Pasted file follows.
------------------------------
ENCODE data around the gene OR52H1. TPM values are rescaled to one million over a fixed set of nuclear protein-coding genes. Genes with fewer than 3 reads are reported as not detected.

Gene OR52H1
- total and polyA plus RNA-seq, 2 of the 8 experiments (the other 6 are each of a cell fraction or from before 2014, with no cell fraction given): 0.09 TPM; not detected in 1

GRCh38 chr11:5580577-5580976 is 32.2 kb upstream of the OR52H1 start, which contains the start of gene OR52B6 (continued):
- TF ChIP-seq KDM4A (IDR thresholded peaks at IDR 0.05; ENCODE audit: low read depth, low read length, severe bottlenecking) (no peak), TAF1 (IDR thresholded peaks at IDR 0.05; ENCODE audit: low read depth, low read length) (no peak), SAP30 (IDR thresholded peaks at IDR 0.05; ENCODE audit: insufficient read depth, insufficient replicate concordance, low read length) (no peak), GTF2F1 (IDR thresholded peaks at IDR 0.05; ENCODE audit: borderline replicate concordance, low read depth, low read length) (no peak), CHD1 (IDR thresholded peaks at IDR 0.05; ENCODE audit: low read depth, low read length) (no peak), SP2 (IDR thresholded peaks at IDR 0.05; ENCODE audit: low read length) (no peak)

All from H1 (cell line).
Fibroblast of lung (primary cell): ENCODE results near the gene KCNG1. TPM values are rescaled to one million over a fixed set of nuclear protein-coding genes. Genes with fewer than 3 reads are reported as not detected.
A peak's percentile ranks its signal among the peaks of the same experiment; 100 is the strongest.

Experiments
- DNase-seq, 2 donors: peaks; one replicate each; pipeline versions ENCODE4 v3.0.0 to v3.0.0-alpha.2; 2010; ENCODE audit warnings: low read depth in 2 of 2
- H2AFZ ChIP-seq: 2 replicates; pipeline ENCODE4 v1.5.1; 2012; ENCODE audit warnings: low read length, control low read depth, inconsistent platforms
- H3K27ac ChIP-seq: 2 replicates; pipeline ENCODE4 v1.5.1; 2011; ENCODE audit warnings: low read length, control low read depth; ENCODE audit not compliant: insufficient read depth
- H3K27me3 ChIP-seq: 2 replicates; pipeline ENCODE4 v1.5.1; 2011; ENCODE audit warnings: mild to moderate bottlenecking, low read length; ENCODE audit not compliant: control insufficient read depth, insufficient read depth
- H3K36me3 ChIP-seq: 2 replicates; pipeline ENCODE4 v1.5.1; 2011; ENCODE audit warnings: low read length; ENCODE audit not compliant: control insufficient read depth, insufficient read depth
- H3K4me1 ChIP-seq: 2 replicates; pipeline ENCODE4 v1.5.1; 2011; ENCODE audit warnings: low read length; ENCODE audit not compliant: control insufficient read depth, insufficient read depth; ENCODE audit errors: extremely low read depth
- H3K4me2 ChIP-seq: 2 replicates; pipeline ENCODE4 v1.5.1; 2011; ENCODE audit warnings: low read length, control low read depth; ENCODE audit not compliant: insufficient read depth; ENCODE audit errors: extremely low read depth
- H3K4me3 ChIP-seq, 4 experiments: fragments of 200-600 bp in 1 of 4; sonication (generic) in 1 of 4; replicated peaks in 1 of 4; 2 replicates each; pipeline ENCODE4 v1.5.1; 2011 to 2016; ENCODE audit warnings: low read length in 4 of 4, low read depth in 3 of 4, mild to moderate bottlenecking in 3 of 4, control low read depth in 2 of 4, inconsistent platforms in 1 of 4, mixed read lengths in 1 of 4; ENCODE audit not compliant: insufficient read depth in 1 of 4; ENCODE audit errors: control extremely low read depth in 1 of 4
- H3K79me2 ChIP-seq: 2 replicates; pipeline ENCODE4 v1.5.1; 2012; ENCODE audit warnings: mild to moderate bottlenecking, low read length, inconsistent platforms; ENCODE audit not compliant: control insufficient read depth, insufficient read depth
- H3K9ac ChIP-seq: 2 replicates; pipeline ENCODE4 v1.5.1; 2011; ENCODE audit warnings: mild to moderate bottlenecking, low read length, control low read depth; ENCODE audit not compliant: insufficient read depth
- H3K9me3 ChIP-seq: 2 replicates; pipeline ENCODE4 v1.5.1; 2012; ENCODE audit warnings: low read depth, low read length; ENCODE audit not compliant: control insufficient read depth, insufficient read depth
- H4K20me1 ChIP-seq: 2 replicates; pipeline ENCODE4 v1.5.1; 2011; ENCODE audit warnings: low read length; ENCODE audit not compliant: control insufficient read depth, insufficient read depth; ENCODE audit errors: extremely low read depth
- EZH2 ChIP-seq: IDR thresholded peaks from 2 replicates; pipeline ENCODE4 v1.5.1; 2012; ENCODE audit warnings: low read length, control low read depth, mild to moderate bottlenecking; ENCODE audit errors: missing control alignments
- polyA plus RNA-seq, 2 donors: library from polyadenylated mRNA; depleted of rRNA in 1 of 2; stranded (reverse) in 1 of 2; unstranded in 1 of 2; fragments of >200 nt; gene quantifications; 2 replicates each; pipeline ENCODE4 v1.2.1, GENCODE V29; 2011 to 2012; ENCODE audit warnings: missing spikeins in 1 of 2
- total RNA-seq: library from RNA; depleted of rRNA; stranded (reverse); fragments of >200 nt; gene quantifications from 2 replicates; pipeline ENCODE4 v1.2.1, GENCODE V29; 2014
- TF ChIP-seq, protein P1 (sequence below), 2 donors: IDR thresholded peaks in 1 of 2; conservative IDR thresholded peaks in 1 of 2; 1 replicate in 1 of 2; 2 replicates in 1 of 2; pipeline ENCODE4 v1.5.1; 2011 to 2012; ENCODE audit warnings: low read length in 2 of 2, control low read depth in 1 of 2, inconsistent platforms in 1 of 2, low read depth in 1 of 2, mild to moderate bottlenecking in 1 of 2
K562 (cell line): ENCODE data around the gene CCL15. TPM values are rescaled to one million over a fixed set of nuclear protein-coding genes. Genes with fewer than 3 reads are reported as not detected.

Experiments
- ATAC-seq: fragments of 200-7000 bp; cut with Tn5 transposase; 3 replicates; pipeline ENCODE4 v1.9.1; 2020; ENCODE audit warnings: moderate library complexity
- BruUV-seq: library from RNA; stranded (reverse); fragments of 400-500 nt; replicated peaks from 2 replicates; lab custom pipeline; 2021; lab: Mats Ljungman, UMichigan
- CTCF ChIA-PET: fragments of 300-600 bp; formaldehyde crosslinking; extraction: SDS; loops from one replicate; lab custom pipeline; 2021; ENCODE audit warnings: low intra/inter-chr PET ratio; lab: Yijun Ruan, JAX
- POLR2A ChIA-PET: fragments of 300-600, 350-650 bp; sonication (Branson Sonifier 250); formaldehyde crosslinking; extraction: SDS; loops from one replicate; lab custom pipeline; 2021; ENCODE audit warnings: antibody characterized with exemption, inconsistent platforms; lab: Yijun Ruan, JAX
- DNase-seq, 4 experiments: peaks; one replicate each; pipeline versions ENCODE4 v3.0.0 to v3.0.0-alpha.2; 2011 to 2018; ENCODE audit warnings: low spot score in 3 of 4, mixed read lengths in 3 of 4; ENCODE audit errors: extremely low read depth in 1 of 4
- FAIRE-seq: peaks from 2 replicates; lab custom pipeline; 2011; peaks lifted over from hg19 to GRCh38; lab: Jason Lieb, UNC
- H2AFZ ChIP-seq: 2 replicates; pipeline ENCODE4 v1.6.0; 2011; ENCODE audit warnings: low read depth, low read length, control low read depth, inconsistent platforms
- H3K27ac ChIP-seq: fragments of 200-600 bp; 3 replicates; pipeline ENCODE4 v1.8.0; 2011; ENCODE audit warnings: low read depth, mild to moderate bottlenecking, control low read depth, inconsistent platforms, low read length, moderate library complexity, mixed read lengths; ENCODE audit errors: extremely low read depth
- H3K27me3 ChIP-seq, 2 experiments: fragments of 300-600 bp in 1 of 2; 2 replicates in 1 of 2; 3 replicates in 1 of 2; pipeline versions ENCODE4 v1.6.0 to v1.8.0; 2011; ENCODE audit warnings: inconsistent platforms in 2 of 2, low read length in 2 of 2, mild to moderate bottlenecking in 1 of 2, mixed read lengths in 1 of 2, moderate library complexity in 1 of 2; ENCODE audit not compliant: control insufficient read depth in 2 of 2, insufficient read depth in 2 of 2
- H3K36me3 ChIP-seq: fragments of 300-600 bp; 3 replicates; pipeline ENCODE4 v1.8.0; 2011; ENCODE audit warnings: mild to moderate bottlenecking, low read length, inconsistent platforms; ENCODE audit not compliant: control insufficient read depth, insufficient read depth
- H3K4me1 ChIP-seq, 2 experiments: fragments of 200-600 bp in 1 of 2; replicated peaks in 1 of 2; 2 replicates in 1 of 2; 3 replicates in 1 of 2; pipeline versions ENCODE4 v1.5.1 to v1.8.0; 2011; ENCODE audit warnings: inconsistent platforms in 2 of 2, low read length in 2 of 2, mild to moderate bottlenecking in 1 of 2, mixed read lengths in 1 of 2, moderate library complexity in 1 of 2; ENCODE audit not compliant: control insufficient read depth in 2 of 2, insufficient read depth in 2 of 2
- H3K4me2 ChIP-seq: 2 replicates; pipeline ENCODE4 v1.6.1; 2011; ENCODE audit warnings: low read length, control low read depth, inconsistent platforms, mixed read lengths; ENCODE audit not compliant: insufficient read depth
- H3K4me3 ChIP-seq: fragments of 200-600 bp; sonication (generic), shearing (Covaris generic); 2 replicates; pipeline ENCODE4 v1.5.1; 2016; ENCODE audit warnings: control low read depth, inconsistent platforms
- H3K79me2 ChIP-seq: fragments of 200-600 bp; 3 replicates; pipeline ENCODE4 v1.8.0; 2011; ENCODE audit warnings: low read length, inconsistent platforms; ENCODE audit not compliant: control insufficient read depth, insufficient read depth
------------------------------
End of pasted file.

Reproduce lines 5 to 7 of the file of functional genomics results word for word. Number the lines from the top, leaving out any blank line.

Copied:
- TF ChIP-seq KDM4A (IDR thresholded peaks at IDR 0.05; ENCODE audit: low read depth, low read length, severe bottlenecking) (no peak), TAF1 (IDR thresholded peaks at IDR 0.05; ENCODE audit: low read depth, low read length) (no peak), SAP30 (IDR thresholded peaks at IDR 0.05; ENCODE audit: insufficient read depth, insufficient replicate concordance, low read length) (no peak), GTF2F1 (IDR thresholded peaks at IDR 0.05; ENCODE audit: borderline replicate concordance, low read depth, low read length) (no peak), CHD1 (IDR thresholded peaks at IDR 0.05; ENCODE audit: low read depth, low read length) (no peak), SP2 (IDR thresholded peaks at IDR 0.05; ENCODE audit: low read length) (no peak)

All from H1 (cell line).
Fibroblast of lung (primary cell): ENCODE results near the gene KCNG1. TPM values are rescaled to one million over a fixed set of nuclear protein-coding genes. Genes with fewer than 3 reads are reported as not detected.